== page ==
USD: Friday's US import and export price index readings showed a divergence.
Export prices were unchanged in September while import prices increased by 0.5%. Although in theory that implies upward pressure on domestic inflation, petroleum accounted for all of the import price increase so the Fed will not worry overmuch. The provisional Michigan index of consumer confidence was down by a point at 99.0. On the political front the president was trying to figure out what - if any - sanctions he might impose on Saudi Arabia in punishment for the presumed murder of Jamal Khashoggi and Saudi was promising to react to whatever Trump does. Investors sat back to wait and see what happens, leaving the USD unchanged on average against the other major currencies.
EUR: It was more of the same for the euro, which fell by half cent against the USD. Investors were not actively selling the currency - hence the relatively modest decline - but they were certainly giving it the cold shoulder. On Friday it was the ongoing worries about Italy's deficit. In the Far East this morning it was the regional elections in Southern Germany, where Chancellor Merkel's sister party got a bloody nose yesterday: Its share of the vote plunged from 47% to 37%, sounding warning signals about the future of Merkel's coalition in the longer run.
CAD: Canada's dollar was becalmed in the same doldrums as the USD. It, too, was on average unchanged against the other majors. There were no central bank or political announcements to affect it and no Canadian economic data. There is a chance it could do something today though: This morning the Bank of Canada will publish the results of its quarterly Business Outlook Survey. The Loonie's supporters will be hoping for an upbeat report.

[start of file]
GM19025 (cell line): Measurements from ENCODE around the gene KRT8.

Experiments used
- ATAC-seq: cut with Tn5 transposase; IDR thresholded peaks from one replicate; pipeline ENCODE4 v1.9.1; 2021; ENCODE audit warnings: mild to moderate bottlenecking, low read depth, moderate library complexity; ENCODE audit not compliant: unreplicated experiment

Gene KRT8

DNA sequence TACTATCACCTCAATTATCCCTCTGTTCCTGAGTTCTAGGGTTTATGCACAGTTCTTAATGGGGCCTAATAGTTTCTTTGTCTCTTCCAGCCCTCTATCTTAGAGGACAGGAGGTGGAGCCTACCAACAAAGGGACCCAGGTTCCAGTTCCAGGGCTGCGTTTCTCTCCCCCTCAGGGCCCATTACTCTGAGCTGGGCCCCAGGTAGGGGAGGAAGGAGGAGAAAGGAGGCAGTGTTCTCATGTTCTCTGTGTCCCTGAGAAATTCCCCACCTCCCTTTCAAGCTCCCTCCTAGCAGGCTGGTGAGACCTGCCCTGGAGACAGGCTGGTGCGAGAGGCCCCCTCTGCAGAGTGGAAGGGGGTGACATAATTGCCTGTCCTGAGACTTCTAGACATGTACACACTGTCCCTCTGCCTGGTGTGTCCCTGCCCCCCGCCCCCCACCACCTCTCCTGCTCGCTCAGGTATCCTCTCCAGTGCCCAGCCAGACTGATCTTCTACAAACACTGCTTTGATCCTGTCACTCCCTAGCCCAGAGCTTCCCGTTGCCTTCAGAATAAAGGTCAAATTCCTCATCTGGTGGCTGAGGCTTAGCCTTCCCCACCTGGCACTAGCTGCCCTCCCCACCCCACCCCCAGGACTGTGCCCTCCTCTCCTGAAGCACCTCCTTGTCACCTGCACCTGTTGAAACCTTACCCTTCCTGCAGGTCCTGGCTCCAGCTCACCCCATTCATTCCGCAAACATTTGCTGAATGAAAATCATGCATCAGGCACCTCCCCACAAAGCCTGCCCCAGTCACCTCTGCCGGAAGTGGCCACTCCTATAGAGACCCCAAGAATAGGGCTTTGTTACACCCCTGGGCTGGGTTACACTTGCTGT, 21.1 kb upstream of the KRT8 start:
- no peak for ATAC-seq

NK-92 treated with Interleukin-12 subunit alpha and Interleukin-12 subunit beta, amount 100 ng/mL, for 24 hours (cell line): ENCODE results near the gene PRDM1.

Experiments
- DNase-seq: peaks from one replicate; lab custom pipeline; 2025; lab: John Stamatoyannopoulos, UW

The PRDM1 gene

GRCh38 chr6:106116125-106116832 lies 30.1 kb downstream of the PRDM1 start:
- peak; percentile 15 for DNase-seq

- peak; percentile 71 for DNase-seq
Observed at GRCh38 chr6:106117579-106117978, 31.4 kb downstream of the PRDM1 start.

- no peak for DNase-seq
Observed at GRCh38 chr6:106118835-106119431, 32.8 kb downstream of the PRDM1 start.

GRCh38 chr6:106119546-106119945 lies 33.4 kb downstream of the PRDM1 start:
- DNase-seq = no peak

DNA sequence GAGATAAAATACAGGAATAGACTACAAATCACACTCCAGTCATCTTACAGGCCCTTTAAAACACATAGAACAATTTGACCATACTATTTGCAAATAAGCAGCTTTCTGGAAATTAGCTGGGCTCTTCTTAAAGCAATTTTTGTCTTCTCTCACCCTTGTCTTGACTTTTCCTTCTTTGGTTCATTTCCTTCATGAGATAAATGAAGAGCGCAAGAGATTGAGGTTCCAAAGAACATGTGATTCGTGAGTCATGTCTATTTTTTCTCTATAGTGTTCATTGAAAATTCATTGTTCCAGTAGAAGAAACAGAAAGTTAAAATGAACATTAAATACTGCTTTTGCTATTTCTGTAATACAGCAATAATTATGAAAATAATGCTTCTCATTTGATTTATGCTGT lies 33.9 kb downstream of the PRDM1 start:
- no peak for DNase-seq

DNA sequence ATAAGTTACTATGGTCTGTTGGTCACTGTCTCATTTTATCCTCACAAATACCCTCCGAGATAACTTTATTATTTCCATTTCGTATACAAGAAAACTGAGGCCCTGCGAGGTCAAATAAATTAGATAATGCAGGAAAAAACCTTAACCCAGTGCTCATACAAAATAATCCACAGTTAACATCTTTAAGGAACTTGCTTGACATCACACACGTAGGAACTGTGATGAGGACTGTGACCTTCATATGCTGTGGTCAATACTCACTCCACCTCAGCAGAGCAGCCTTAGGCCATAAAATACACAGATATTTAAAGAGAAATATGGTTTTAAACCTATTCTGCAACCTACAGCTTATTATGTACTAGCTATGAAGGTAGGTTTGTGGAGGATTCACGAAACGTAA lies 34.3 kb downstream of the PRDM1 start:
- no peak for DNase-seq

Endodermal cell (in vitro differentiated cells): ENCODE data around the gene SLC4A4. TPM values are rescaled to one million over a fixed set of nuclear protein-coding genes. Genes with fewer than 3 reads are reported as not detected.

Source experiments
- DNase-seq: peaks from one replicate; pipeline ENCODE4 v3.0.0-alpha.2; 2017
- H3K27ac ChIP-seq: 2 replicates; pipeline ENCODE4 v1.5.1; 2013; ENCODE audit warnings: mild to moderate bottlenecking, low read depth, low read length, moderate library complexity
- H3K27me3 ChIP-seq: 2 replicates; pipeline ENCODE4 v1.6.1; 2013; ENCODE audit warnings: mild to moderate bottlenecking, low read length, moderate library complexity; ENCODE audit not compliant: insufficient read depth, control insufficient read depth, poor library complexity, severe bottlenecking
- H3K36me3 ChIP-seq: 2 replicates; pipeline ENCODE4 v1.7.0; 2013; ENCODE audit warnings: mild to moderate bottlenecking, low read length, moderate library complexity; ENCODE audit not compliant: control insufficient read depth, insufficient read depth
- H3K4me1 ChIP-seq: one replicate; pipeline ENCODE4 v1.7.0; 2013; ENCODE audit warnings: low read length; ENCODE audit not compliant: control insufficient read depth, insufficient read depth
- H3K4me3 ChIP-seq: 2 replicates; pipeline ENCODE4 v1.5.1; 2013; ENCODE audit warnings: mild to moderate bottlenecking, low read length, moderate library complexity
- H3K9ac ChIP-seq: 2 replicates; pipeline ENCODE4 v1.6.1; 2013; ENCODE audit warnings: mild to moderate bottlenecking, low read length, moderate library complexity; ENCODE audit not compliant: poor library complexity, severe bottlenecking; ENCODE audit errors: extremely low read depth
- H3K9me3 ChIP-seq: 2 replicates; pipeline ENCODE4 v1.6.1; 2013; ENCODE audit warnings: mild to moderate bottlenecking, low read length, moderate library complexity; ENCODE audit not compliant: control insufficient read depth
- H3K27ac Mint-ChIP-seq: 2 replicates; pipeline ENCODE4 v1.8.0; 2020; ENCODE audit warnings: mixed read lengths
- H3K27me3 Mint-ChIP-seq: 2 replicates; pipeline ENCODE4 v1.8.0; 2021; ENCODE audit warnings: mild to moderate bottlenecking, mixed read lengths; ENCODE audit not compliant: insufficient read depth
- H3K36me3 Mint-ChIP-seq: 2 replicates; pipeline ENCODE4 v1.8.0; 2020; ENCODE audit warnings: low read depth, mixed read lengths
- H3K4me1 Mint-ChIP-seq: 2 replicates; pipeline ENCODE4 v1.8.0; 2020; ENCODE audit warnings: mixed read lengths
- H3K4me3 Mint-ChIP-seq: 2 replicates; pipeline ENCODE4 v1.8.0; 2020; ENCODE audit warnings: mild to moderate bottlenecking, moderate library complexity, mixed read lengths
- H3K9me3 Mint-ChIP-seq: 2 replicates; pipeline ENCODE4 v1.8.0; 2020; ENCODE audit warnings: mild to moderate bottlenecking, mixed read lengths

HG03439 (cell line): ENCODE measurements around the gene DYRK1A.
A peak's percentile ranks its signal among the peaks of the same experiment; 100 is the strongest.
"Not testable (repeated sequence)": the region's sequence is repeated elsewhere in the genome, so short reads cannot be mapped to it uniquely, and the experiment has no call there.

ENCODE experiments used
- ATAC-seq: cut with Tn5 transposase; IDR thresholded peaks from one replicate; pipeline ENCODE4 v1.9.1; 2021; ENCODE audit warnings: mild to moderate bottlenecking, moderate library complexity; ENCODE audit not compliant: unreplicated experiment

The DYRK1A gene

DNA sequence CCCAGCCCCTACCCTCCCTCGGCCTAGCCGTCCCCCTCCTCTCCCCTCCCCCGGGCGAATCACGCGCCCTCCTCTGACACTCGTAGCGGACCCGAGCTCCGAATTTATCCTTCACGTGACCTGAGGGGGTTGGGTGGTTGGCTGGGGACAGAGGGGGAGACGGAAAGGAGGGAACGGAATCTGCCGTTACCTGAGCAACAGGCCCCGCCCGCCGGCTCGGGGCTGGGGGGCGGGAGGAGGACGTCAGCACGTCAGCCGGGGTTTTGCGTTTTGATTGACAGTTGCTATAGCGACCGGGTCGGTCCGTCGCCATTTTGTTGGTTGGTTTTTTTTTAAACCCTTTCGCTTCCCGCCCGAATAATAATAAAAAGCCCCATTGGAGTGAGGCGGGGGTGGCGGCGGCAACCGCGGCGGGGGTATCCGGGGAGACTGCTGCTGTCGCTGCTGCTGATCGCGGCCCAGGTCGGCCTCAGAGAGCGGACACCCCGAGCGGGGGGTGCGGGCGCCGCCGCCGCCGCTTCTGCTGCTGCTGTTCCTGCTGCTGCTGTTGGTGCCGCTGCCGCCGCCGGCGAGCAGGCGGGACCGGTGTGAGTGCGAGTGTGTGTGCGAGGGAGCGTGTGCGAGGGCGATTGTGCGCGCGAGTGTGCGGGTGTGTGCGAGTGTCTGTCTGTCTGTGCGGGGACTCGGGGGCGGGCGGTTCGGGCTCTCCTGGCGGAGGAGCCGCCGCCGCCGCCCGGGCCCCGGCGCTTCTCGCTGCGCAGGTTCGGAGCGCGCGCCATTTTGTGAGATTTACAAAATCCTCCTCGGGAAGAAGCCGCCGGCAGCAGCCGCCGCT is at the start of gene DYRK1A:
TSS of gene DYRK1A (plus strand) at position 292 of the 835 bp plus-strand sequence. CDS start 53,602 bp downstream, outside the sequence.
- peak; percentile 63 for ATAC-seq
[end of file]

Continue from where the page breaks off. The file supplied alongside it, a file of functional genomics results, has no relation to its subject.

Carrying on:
GBP: The Brexit story took a turn for the worse on Friday and again over the weekend. Internal opposition to the prime minister's plan led to more washing of dirty Conservative party linen in public as extremist Brexiteers called on ministers to resign rather than support the premier. At the weekend Brexit minister Dominic Raab flew to Brussels for a previously unscheduled meeting with Michel Bernier, raising hopes that a deal might be close: Those hopes were dashed when he returned home empty-handed, reviving fears of a no-deal divorce. The GBP gapped lower this morning, booking a net loss of 0.8% to the USD.
JPY: The yen was the major currency winner on Friday and overnight but it was not a crushing victory: It had to share first place with the South African rand, which was helped by a delay in the publication of Moody's latest report on the country. The two strengthened by 0.3% against the USD. It was the usual risk aversion that took the JPY ahead. At the IMF conference in Bali there was a good deal of sobering talk about trade wars and rising interest rates. Indonesia's President Joko Widodo summed up the mood when he said "Winter is coming" for the global economy if countries cannot reconcile their differences.